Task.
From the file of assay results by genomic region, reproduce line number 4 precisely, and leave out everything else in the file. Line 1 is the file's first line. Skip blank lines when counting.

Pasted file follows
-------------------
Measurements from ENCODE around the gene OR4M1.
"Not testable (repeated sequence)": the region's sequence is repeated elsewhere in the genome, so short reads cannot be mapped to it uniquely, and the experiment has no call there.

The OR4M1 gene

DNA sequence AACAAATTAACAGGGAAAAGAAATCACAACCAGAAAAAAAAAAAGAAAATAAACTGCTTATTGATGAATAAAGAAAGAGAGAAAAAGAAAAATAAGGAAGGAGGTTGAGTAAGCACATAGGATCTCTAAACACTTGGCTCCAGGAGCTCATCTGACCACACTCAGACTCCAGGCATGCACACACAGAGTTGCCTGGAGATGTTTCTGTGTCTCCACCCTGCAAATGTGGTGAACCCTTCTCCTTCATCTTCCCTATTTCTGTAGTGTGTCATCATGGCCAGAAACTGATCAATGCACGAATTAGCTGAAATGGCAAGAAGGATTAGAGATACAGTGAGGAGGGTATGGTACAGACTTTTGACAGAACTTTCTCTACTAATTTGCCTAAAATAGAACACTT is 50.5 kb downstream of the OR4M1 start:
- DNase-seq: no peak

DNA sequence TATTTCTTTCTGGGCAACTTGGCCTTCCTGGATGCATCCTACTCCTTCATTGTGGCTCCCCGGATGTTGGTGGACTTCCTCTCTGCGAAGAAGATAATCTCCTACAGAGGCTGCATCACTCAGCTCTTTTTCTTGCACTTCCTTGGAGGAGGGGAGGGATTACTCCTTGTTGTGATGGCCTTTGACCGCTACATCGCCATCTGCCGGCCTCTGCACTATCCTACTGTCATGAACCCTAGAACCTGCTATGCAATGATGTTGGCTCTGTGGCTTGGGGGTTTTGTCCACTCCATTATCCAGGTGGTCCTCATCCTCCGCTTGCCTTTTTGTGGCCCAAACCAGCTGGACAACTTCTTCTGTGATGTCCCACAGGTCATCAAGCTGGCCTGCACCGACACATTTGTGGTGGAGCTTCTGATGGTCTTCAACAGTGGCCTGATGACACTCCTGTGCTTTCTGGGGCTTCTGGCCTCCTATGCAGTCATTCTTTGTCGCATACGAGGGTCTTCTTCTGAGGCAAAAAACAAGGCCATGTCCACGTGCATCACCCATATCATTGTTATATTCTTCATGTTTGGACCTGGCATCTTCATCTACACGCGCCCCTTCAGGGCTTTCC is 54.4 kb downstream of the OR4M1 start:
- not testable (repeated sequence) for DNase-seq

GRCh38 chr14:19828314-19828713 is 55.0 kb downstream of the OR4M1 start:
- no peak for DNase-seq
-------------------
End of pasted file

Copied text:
DNA sequence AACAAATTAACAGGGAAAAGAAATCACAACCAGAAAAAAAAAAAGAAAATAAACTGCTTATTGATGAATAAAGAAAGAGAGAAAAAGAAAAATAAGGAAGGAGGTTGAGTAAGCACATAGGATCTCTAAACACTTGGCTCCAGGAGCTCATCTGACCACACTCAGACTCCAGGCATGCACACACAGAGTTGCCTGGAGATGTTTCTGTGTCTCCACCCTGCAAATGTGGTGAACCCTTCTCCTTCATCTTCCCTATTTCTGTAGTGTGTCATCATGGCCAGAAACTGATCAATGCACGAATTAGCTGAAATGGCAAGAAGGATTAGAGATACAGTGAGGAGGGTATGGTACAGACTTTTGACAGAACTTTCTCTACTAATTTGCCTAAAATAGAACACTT is 50.5 kb downstream of the OR4M1 start: